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Natural Hazards and Earth System Sciences An interactive open-access journal of the European Geosciences Union
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Discussion papers
https://doi.org/10.5194/nhess-2019-359
© Author(s) 2019. This work is distributed under
the Creative Commons Attribution 4.0 License.
https://doi.org/10.5194/nhess-2019-359
© Author(s) 2019. This work is distributed under
the Creative Commons Attribution 4.0 License.

Submitted as: research article 04 Dec 2019

Submitted as: research article | 04 Dec 2019

Review status
This discussion paper is a preprint. It is a manuscript under review for the journal Natural Hazards and Earth System Sciences (NHESS).

Hydrological impacts of climate change on small ungauged catchments-results from a GCM-RCM-hydrologic model chain

Aynalem T. Tsegaw1, Marie Pontoppidan2, Erle Kristvik1, Knut Alfredsen1, and Tone M. Muthanna1 Aynalem T. Tsegaw et al.
  • 1Department of Civil and Environmental Engineering, Norwegian University of Science and Technology (NTNU), S. P. Andersensvei 5, N-7491, Trondheim, Norway
  • 2NORCE Norwegian Research Centre, Bjerknes Centre for Climate Research, Bergen, Norway

Abstract. Climate change is one of the greatest threats to the World's environment. In Norway, the change will strongly affect the pattern, frequency and magnitudes of stream flows. However, it is highly challenging to quantify to what extent it will affect flow patterns and floods from small ungauged rural catchments due to unavailability or inadequacy of hydro-meteorological data for the calibration of hydrological models and tailoring methods to a small-scale level. To provide meaningful climate impact studies at small catchments, it is therefore beneficial to use high spatial and temporal resolution climate projections as input to a high-resolution hydrological model. Here we use such a model chain to assess the impacts of climate change on flow patterns and frequency of floods in small ungauged rural catchments in western Norway using a new high-resolution regional climate projection, with improved performance with regards to the precipitation distribution, and the regionalized hydrological model (Distance Distribution Dynamics) between the reference period (1981–2011) and a future period (2071–2100). The FDCs of all study catchments show there will be more wetter periods in the future than the reference period. The results also show that in the future period, the mean annual flow increases by 16.5 % to 33.3 %, and there will be an increase in the mean autumn, mean winter and mean spring flows ranging from 4.3 % to 256.3 %. The mean summer flow decreases by 7.2 % to 35.2 %. The mean annual maximum floods increase by 28.9 % to 38.3 %, and floods of 2 to 200 years return periods increase by 16.1 % to 42.7 %. The findings of this study could be of practical use to regional decision-makers if considered alongside other previous and future findings.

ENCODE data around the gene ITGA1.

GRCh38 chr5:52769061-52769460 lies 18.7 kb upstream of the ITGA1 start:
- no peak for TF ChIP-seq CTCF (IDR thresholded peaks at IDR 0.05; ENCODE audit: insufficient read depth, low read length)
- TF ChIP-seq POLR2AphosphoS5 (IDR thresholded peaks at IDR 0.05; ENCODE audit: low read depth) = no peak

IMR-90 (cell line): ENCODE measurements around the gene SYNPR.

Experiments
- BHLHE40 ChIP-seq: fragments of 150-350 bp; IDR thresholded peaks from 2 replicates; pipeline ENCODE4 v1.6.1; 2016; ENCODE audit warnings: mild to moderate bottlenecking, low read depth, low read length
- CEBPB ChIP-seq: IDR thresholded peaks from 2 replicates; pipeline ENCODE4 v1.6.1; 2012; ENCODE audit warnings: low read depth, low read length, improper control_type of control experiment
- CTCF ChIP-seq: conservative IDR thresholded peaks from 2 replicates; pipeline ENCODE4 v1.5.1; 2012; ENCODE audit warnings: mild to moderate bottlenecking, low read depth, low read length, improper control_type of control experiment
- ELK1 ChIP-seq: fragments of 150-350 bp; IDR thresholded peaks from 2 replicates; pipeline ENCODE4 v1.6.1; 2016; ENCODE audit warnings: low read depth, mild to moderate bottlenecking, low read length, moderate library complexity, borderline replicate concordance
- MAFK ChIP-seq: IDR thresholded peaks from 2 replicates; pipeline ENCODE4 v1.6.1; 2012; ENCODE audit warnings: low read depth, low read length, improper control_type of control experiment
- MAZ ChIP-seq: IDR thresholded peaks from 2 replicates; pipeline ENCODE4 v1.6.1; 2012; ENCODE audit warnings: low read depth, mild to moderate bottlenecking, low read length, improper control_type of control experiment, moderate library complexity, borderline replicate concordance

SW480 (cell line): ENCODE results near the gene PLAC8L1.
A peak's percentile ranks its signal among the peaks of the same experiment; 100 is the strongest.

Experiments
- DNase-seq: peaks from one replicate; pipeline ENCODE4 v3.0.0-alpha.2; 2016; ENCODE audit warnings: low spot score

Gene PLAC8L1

Aynalem T. Tsegaw et al.
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Aynalem T. Tsegaw et al.
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Short summary
Hydrological impacts of climate change are generally performed by following a steps from global to regional climate modelling through data tailoring and hydrological modelling. Usually, the climate-hydrology chain primary focuses on medium to large sized catchments. To study impacts of climate change on small catchments, a high-resolution regional climate model and hydrological model are required. The results from high resolution models help in proposing specific adaptation strategies on impacts.
Hydrological impacts of climate change are generally performed by following a steps from global...
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